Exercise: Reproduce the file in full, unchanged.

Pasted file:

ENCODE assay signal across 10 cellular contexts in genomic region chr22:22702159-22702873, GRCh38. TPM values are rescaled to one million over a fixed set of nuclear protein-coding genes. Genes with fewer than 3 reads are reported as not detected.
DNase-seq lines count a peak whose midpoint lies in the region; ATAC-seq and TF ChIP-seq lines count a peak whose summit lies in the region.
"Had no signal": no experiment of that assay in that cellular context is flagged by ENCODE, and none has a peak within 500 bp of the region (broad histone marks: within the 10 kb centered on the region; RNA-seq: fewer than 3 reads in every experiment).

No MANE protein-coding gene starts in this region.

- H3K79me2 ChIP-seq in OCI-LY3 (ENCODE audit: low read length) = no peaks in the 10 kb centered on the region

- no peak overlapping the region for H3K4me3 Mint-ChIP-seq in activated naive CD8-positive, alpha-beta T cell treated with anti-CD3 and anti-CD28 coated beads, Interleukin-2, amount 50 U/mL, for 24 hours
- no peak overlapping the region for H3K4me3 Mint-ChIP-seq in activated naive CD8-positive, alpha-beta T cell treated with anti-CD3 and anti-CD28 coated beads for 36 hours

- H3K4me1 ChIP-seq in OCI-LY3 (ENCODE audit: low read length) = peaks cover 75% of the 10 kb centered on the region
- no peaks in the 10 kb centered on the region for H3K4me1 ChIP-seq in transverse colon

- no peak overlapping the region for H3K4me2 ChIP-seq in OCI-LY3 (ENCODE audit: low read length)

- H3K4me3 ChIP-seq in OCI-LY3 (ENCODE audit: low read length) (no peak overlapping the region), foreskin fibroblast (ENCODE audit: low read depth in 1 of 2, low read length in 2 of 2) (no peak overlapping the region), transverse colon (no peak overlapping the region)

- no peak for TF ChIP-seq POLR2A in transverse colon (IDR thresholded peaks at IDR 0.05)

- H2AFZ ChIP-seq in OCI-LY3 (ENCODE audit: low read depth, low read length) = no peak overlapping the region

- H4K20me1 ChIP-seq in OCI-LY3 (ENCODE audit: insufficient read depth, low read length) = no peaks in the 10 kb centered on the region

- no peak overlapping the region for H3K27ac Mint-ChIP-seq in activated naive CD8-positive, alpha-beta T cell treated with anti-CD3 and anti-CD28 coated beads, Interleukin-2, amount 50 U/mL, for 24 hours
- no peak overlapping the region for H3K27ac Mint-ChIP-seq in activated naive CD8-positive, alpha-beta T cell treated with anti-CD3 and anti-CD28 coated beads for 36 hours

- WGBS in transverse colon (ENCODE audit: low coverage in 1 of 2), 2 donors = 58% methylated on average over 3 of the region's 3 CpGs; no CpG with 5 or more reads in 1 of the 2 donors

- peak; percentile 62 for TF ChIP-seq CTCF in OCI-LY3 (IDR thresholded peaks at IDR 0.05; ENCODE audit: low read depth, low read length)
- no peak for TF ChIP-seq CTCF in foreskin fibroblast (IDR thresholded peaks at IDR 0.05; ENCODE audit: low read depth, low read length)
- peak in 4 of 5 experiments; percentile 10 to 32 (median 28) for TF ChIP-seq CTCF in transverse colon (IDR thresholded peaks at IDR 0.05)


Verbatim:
ENCODE assay signal across 10 cellular contexts in genomic region chr22:22702159-22702873, GRCh38. TPM values are rescaled to one million over a fixed set of nuclear protein-coding genes. Genes with fewer than 3 reads are reported as not detected.
DNase-seq lines count a peak whose midpoint lies in the region; ATAC-seq and TF ChIP-seq lines count a peak whose summit lies in the region.
"Had no signal": no experiment of that assay in that cellular context is flagged by ENCODE, and none has a peak within 500 bp of the region (broad histone marks: within the 10 kb centered on the region; RNA-seq: fewer than 3 reads in every experiment).

No MANE protein-coding gene starts in this region.

- H3K79me2 ChIP-seq in OCI-LY3 (ENCODE audit: low read length) = no peaks in the 10 kb centered on the region

- no peak overlapping the region for H3K4me3 Mint-ChIP-seq in activated naive CD8-positive, alpha-beta T cell treated with anti-CD3 and anti-CD28 coated beads, Interleukin-2, amount 50 U/mL, for 24 hours
- no peak overlapping the region for H3K4me3 Mint-ChIP-seq in activated naive CD8-positive, alpha-beta T cell treated with anti-CD3 and anti-CD28 coated beads for 36 hours

- H3K4me1 ChIP-seq in OCI-LY3 (ENCODE audit: low read length) = peaks cover 75% of the 10 kb centered on the region
- no peaks in the 10 kb centered on the region for H3K4me1 ChIP-seq in transverse colon

- no peak overlapping the region for H3K4me2 ChIP-seq in OCI-LY3 (ENCODE audit: low read length)

- H3K4me3 ChIP-seq in OCI-LY3 (ENCODE audit: low read length) (no peak overlapping the region), foreskin fibroblast (ENCODE audit: low read depth in 1 of 2, low read length in 2 of 2) (no peak overlapping the region), transverse colon (no peak overlapping the region)

- no peak for TF ChIP-seq POLR2A in transverse colon (IDR thresholded peaks at IDR 0.05)

- H2AFZ ChIP-seq in OCI-LY3 (ENCODE audit: low read depth, low read length) = no peak overlapping the region

- H4K20me1 ChIP-seq in OCI-LY3 (ENCODE audit: insufficient read depth, low read length) = no peaks in the 10 kb centered on the region

- no peak overlapping the region for H3K27ac Mint-ChIP-seq in activated naive CD8-positive, alpha-beta T cell treated with anti-CD3 and anti-CD28 coated beads, Interleukin-2, amount 50 U/mL, for 24 hours
- no peak overlapping the region for H3K27ac Mint-ChIP-seq in activated naive CD8-positive, alpha-beta T cell treated with anti-CD3 and anti-CD28 coated beads for 36 hours

- WGBS in transverse colon (ENCODE audit: low coverage in 1 of 2), 2 donors = 58% methylated on average over 3 of the region's 3 CpGs; no CpG with 5 or more reads in 1 of the 2 donors

- peak; percentile 62 for TF ChIP-seq CTCF in OCI-LY3 (IDR thresholded peaks at IDR 0.05; ENCODE audit: low read depth, low read length)
- no peak for TF ChIP-seq CTCF in foreskin fibroblast (IDR thresholded peaks at IDR 0.05; ENCODE audit: low read depth, low read length)
- peak in 4 of 5 experiments; percentile 10 to 32 (median 28) for TF ChIP-seq CTCF in transverse colon (IDR thresholded peaks at IDR 0.05)